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Senate Should Dump Phony Terror Cloak Bill, says Gun Law Expert
From:
John M. Snyder -- Rest In Peace John M. Snyder -- Rest In Peace
Washington , DC
Wednesday, May 05, 2010

 
"A Senate committee considering a phony anti-terrorism bill should dump it and consider instead legislation to enable citizens to defend themselves against terrorists," gun rights expert John M. Snyder said here today.

A former National Rifle Association editor, Snyder is Public Affairs Director of the Citizens Committee for the Right to Keep and Bear Arms.

Snyder noted that on Wednesday, the Senate Committee on Homeland Security and Government Affairs, under Chairman Joseph Lieberman of Connecticut, is slated to hold a hearing on S. 1317, by Sen. Frank Lautenberg of New Jersey.

"While the bill is short-titled the Denying Firearms and Explosives to Dangerous Terrorists Act of 2009, this is a phony designation," said Snyder. "It actually is a dangerous proposal to eviscerate or eliminate the individual Second Amendment civil right of law-abiding American citizens to keep and bear arms. The bill actually is a cloak over an ideological anti-American gun owner agenda.

"It would place unprecedented authority in the hands of the Attorney General to deny someone his or her Second Amendment rights without having been convicted, or even charged with, any crime. Instead, under this legislation, someone whose name is added – for whatever reason – to a terrorist watch list suddenly can find himself or herself prohibited from purchasing a firearm, from exercising his or her constitutionally protected rights based on no more than suspicion."

Snyder added that, "While Lautenberg and others may describe S. 1317 as a measure to close a so-called 'terror loophole,' neither he nor anyone else has been able to explain how someone gets his or her name on a so-called 'terrorist watch list,' and it seems there is no way to delete someone's name from the list once it is there.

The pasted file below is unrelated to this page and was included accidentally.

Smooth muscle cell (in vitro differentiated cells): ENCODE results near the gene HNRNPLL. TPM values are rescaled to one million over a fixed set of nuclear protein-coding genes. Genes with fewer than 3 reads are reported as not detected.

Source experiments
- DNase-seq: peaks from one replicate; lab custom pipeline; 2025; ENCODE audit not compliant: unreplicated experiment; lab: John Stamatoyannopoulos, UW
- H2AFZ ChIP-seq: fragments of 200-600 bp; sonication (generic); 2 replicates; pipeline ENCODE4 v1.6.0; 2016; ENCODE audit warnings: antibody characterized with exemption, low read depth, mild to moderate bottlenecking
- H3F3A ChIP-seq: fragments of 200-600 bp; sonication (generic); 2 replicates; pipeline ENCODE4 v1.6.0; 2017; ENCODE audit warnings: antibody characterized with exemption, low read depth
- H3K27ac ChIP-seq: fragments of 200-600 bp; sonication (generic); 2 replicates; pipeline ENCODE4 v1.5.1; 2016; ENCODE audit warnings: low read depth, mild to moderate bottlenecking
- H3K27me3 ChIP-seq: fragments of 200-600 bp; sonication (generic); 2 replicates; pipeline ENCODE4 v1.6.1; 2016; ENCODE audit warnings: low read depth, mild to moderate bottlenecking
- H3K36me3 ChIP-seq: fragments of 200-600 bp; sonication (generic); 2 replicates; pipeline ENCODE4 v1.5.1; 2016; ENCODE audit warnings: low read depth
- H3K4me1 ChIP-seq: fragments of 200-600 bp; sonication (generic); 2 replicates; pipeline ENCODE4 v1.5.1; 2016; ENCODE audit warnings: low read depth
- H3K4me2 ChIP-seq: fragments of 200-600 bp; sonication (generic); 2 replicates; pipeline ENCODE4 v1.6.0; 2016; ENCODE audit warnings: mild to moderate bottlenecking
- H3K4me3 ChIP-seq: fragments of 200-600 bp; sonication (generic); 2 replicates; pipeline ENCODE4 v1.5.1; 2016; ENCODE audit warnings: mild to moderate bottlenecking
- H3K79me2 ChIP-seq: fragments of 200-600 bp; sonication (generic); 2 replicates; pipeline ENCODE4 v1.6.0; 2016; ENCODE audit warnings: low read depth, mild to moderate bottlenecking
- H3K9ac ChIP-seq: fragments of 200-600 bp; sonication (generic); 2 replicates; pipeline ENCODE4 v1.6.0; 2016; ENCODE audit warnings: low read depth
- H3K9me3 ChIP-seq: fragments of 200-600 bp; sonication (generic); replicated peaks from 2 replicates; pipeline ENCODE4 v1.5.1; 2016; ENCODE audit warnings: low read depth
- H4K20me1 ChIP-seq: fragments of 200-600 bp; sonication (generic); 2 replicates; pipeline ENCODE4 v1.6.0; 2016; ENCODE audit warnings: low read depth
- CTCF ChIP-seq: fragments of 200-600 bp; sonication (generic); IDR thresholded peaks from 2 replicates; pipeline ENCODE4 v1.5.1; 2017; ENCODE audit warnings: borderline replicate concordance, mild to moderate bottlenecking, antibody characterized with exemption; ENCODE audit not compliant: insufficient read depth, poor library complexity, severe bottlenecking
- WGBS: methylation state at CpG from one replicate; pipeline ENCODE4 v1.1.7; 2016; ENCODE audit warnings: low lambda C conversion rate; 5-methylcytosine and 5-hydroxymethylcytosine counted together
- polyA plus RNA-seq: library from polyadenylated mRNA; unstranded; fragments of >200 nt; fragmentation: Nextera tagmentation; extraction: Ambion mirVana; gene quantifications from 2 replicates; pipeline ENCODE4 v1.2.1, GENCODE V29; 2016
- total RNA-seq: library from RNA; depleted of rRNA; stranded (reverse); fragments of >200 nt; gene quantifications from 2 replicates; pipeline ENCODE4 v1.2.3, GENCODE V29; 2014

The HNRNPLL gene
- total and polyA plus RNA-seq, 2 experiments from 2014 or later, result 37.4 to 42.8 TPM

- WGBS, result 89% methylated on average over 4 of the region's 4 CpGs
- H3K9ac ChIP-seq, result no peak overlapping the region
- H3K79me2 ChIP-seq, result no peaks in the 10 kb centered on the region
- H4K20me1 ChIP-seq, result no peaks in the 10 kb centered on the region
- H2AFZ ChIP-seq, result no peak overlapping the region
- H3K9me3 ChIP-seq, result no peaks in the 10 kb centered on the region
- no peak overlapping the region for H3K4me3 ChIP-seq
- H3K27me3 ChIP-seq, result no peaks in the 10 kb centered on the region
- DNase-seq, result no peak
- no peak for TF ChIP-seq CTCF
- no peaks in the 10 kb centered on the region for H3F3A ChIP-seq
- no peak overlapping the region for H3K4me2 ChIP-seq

"The bill and its supporters fail to inform the public about the list itself. Who is on it? Why? Who puts one on it? How does one get his or her name placed on it? How does one get off it? Can a government official place on it the names of men and women considered unfriendly to or unsupportive of the government official? Can a journalist or anyone considered unfriendly to or unsupportive of a government official be placed on it? Can this happen without the subject's knowledge? Could one who supports, or opposes, any legislative program on any issue be placed on it?"

Snyder said "the bill opens up to general scrutiny the watch list itself. As it exists now, its potential for public abuse is incalculable. It is reminiscent of a star chamber. It is absolutely contrary to our American tradition of civil liberty, regardless of the particular issue up for debate.

"Rather than give the Attorney General the prerogative of placing the names of gun owners or anyone he wants on the watch list, what this Senate committee really needs to do is examine the watch list itself."

"The Times Square incident," said Snyder "underscores the threat from terrorists. Authorities have warned repeatedly about the probability of such threats. Terrorists can employ various means at various times and in various ways. Law-abiding citizens should be able to defend themselves and others from terrorists. To enable the people to do this, Congress should authorize national reciprocity for the carrying of concealed firearms by individuals who have state-issued CCW permits." https://www.youtube.com/watch?v=u5rcQ9E7NAY)

 
John M. Snyder
Manager
Telum Associates, LLC
Arlington, VA
202-239-8005
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